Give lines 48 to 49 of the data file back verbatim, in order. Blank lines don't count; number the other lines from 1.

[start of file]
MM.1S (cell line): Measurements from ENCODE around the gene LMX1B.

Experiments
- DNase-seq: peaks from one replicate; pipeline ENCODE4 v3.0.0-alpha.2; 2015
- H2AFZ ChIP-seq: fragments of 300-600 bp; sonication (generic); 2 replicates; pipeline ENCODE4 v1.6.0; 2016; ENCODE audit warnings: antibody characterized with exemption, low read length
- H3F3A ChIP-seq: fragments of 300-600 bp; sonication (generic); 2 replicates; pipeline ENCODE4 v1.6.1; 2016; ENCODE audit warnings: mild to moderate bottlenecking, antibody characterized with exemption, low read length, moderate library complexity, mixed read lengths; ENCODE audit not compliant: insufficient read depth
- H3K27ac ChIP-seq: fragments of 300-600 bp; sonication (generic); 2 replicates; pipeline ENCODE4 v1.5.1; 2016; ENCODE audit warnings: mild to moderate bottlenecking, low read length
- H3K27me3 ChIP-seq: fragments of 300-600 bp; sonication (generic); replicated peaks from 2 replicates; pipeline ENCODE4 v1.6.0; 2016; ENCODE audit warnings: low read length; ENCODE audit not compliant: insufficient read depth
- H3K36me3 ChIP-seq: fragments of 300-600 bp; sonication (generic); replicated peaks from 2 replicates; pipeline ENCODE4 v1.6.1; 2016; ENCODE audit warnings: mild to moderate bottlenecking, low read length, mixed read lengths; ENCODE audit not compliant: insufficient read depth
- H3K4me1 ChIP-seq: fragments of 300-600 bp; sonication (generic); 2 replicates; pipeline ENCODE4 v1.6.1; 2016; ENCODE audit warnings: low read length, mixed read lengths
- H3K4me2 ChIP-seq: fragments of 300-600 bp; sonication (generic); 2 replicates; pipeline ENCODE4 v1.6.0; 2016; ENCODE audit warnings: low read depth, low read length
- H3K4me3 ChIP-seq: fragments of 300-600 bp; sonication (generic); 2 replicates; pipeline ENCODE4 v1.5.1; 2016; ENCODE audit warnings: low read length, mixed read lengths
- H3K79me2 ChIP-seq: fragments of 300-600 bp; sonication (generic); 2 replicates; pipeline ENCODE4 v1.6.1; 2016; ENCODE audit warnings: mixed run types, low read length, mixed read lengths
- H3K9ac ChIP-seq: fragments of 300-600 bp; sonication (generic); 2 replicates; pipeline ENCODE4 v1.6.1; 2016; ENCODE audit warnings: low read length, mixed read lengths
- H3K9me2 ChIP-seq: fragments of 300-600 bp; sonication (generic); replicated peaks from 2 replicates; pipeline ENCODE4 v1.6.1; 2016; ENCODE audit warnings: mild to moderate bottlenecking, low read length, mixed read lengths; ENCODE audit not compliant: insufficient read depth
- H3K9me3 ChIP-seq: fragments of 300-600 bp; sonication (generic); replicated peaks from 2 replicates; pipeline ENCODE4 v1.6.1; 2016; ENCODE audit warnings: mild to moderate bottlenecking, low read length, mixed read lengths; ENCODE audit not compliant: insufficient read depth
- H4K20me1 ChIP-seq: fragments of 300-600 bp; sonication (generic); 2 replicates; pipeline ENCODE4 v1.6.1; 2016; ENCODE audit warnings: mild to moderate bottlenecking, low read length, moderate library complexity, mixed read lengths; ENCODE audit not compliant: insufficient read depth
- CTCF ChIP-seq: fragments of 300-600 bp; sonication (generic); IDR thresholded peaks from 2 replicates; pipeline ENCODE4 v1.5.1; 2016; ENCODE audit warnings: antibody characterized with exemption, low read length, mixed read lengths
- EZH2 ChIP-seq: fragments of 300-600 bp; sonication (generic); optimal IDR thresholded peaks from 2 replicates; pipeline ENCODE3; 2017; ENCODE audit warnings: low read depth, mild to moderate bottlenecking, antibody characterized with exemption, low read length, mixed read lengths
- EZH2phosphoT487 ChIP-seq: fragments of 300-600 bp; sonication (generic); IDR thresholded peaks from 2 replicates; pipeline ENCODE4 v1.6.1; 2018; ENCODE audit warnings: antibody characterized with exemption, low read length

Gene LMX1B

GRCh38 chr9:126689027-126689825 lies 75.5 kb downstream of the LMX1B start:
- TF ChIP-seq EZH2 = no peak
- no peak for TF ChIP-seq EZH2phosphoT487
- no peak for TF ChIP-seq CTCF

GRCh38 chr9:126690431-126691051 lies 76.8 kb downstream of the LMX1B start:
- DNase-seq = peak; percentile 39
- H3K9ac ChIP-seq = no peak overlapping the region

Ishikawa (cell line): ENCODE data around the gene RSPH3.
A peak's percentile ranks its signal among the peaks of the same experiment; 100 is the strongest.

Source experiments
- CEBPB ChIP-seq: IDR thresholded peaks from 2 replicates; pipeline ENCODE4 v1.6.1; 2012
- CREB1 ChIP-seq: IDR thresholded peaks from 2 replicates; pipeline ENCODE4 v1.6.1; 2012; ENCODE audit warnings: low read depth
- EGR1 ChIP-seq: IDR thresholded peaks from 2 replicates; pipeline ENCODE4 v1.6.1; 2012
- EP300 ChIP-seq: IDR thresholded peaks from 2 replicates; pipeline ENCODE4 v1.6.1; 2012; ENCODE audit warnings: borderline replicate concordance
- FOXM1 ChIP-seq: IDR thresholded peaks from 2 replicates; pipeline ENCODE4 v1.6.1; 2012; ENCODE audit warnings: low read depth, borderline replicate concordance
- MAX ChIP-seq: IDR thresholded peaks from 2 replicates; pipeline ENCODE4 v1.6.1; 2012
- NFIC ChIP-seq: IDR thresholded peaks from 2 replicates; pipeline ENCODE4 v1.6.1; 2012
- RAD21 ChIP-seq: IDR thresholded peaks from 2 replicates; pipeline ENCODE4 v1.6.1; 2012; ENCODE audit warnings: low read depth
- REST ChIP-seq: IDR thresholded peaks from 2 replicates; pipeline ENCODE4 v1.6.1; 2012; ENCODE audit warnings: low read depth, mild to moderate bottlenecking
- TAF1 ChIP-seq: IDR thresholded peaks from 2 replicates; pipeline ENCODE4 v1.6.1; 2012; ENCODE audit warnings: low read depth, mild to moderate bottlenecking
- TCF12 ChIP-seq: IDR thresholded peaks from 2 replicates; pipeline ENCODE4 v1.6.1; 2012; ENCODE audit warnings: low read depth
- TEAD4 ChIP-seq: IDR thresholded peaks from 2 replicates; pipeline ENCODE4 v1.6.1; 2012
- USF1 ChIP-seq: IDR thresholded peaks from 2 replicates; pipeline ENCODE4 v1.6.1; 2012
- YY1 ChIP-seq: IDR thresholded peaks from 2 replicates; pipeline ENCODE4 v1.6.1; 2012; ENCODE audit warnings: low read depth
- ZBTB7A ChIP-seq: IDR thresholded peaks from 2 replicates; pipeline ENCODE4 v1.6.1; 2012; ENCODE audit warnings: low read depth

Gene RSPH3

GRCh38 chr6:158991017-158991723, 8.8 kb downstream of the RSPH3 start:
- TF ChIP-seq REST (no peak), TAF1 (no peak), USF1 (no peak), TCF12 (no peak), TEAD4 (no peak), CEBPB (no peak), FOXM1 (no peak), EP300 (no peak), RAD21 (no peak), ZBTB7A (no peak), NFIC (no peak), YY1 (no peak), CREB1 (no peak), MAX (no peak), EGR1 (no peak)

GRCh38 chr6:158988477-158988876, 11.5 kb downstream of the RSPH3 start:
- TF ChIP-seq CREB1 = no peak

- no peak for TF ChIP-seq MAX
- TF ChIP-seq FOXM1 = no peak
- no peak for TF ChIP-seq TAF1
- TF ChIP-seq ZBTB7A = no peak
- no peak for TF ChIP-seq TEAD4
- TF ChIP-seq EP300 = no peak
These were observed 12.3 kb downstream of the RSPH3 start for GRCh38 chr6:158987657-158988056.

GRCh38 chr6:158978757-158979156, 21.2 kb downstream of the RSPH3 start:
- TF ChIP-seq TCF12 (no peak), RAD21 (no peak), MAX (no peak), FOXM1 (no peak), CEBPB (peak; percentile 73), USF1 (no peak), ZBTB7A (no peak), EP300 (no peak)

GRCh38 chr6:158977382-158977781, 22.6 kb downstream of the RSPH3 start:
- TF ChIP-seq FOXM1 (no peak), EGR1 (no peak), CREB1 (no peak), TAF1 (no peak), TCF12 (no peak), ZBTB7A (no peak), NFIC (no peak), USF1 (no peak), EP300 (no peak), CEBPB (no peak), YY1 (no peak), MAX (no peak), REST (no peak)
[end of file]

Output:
- TF ChIP-seq REST (no peak), TAF1 (no peak), USF1 (no peak), TCF12 (no peak), TEAD4 (no peak), CEBPB (no peak), FOXM1 (no peak), EP300 (no peak), RAD21 (no peak), ZBTB7A (no peak), NFIC (no peak), YY1 (no peak), CREB1 (no peak), MAX (no peak), EGR1 (no peak)

GRCh38 chr6:158988477-158988876, 11.5 kb downstream of the RSPH3 start: